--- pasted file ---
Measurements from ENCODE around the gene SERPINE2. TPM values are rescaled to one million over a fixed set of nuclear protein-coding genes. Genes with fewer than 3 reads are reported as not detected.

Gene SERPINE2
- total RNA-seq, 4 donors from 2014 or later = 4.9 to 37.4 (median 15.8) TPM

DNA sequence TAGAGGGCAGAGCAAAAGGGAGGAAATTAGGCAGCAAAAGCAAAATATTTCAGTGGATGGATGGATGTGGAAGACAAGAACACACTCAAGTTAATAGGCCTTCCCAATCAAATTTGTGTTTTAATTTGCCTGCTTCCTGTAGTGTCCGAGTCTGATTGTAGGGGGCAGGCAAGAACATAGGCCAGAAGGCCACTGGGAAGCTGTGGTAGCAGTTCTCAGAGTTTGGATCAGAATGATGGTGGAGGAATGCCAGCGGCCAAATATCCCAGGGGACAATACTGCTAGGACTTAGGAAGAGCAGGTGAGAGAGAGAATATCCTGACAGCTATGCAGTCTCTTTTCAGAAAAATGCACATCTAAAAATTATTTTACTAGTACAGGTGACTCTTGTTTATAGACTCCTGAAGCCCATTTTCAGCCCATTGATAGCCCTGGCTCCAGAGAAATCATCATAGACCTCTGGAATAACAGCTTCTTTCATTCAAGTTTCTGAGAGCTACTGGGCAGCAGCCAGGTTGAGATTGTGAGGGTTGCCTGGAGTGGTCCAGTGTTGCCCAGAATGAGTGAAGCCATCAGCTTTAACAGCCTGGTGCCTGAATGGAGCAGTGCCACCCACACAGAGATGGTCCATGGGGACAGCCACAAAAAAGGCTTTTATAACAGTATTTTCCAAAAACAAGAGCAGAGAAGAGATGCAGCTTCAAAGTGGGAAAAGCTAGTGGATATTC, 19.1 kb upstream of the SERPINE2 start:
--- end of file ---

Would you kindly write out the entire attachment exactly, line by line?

Measurements from ENCODE around the gene SERPINE2. TPM values are rescaled to one million over a fixed set of nuclear protein-coding genes. Genes with fewer than 3 reads are reported as not detected.

Gene SERPINE2
- total RNA-seq, 4 donors from 2014 or later = 4.9 to 37.4 (median 15.8) TPM

DNA sequence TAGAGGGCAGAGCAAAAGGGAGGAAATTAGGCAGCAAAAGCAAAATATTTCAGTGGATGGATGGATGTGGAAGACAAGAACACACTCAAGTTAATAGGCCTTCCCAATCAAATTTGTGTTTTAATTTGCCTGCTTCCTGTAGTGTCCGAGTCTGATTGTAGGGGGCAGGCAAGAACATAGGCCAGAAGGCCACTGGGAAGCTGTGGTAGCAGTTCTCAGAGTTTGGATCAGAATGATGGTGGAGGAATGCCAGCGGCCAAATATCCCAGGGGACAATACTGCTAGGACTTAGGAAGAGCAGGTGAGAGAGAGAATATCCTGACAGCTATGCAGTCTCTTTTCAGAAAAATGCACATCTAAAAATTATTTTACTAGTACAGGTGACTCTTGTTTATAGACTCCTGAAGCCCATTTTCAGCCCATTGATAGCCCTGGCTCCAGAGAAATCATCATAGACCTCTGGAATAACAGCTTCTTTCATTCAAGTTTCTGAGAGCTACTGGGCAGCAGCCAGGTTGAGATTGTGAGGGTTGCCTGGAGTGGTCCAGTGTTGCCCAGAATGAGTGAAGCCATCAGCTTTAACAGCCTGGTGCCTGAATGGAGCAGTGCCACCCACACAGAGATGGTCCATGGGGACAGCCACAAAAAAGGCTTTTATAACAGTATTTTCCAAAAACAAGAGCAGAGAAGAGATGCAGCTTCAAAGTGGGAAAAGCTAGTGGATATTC, 19.1 kb upstream of the SERPINE2 start: